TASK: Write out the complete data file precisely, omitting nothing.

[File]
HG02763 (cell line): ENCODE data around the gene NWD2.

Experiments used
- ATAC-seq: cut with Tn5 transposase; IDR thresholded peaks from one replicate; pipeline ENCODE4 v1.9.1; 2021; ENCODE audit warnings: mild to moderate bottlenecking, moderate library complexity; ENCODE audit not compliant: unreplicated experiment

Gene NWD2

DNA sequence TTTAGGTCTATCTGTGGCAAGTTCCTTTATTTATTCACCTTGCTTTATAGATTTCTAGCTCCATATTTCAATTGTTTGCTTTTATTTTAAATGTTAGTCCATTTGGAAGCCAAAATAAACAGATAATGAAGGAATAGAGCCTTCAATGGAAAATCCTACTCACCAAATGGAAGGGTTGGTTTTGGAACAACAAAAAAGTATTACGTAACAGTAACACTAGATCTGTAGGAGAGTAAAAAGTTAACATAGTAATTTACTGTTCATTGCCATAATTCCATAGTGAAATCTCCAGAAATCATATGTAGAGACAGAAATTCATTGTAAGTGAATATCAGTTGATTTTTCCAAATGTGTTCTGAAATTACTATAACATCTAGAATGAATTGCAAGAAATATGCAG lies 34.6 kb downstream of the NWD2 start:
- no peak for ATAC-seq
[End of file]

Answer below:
HG02763 (cell line): ENCODE data around the gene NWD2.

Experiments used
- ATAC-seq: cut with Tn5 transposase; IDR thresholded peaks from one replicate; pipeline ENCODE4 v1.9.1; 2021; ENCODE audit warnings: mild to moderate bottlenecking, moderate library complexity; ENCODE audit not compliant: unreplicated experiment

Gene NWD2

DNA sequence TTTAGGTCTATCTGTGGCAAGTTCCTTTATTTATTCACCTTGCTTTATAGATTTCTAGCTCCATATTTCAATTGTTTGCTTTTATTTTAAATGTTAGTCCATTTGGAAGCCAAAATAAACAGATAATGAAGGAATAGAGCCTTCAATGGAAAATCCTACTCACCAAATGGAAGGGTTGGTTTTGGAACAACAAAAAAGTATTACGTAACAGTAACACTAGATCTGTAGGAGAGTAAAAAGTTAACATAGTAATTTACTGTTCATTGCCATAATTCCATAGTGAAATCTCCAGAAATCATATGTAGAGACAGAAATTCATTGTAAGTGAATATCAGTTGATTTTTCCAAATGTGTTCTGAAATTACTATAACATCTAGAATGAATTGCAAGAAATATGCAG lies 34.6 kb downstream of the NWD2 start:
- no peak for ATAC-seq